Seattle family stitches authentic jerseys by hand

Current demand for Mariners jerseys has gone through the roof, but Jerry Thornton’s traditional approach to making authentic jerseys takes time.

SEATTLE — The Mariners make the playoffs for the first time in 21 years, which warrants some new merchandise.

Nobody knows the demand for jerseys better than Jerry Thornton. The former grocery store clerk said it was in the late 1980s when he followed his instincts and started making athletic jerseys for amateur, collegiate and professional sports teams.

In 1992 he partnered with the Mariners and saw an immediate demand for the likes of Ken Griffey Jr. and Alex Rodriguez.

“When Ichiro showed up, they were both blown away,” Thornton said.

Julio Rodriguez is the current overwhelming request.

STT Sports Lettering Co is based in a humble SODO workroom and is packed with boxes that come and go.

“A lot of people don’t know that we make the jerseys for the players and for retailers,” Thornton said.

The current demand for Mariners jerseys has gone through the roof, but Thornton’s traditional approach to making the authentic jerseys takes time and doesn’t come from a machine.

“We have certainly come a long way. For example, we now use a laser printer to cut out the letters so we can press them, but hand-stitching isn’t going away,” Thornton said.

They hand sew each jersey individually, and it takes about 30 minutes per jersey.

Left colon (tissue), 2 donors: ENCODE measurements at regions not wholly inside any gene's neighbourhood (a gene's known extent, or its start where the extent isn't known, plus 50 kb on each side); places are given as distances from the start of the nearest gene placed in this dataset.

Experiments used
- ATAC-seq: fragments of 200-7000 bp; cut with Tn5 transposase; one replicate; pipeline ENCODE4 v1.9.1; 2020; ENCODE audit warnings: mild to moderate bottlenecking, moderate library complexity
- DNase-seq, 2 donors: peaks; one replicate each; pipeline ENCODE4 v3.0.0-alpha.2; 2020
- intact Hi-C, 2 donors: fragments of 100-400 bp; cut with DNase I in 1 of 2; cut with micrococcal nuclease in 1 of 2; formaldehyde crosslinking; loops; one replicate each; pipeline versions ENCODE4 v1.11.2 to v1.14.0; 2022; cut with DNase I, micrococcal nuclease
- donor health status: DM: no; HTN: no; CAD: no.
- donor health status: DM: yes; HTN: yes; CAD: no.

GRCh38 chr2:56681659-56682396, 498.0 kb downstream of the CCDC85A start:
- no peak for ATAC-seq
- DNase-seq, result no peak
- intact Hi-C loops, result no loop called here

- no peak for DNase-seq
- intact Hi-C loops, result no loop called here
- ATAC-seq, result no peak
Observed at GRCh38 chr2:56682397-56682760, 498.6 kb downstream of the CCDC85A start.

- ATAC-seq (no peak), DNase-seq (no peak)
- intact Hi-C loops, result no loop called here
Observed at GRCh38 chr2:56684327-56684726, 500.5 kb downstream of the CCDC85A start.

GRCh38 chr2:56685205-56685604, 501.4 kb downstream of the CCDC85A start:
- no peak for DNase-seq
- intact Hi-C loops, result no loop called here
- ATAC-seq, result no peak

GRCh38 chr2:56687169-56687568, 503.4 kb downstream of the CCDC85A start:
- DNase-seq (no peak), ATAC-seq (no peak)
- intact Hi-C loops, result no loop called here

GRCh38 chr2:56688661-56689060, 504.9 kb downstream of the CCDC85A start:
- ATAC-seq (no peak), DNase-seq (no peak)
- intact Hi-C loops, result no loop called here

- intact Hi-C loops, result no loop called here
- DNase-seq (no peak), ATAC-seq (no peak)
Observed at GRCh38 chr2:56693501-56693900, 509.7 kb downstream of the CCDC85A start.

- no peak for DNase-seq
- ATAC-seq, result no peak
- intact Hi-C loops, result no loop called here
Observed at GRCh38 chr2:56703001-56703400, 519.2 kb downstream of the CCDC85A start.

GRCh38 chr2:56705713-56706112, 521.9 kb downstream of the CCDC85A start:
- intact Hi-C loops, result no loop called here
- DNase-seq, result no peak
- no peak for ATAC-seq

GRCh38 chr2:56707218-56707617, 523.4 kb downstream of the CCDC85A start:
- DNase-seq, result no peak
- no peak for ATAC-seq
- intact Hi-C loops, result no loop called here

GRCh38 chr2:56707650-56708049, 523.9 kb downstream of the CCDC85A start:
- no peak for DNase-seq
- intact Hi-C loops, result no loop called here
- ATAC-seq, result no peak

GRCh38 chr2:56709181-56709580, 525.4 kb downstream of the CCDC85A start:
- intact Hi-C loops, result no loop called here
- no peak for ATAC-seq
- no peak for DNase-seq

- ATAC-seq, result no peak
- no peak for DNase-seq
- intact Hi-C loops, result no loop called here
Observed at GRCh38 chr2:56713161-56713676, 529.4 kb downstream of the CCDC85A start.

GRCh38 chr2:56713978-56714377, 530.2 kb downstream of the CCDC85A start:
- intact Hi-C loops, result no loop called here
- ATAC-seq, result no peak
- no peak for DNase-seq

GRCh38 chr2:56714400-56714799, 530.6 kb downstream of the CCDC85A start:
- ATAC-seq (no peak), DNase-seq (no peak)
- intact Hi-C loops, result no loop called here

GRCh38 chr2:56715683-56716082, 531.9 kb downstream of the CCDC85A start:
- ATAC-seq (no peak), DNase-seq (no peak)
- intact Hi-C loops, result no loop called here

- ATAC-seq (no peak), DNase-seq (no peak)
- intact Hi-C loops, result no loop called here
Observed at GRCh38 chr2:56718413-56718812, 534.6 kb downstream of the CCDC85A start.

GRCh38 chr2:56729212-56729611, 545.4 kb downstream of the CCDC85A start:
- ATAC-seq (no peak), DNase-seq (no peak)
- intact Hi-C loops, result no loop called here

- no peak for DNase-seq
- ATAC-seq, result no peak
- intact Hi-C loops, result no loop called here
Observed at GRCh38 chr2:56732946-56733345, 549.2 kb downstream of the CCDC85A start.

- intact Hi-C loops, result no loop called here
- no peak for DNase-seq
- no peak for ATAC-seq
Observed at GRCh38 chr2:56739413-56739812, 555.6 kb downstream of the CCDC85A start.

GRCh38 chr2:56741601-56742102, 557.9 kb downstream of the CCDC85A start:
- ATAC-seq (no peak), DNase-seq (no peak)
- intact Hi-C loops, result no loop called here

Thornton said supply chain issues and labor shortages have made the last few years quite challenging for the handcrafted industry, but his decades-long relationships with many big-name teams have ensured their survival.

Some of his other clients are the Seahawks, Sounders, Storm, Thunderbirds, Silvertips, Kraken, UW and many more. Anyone who wears a stitched jersey to a game is likely wearing STT Sports Lettering.

Thornton said the Mariners’ success this season has created a massive thirst for jerseys, while at the same time many other teams are just starting their seasons, spurring demand.

“It’s hands down the busiest thing I’ve ever seen,” Thornton said.

Fortunately, he has some trusted partners to lean on.

“My son and daughter both work here now and hopefully they can take over if I can put retirement on the back of my shirt,” Thornton said. Seattle family stitches authentic jerseys by hand

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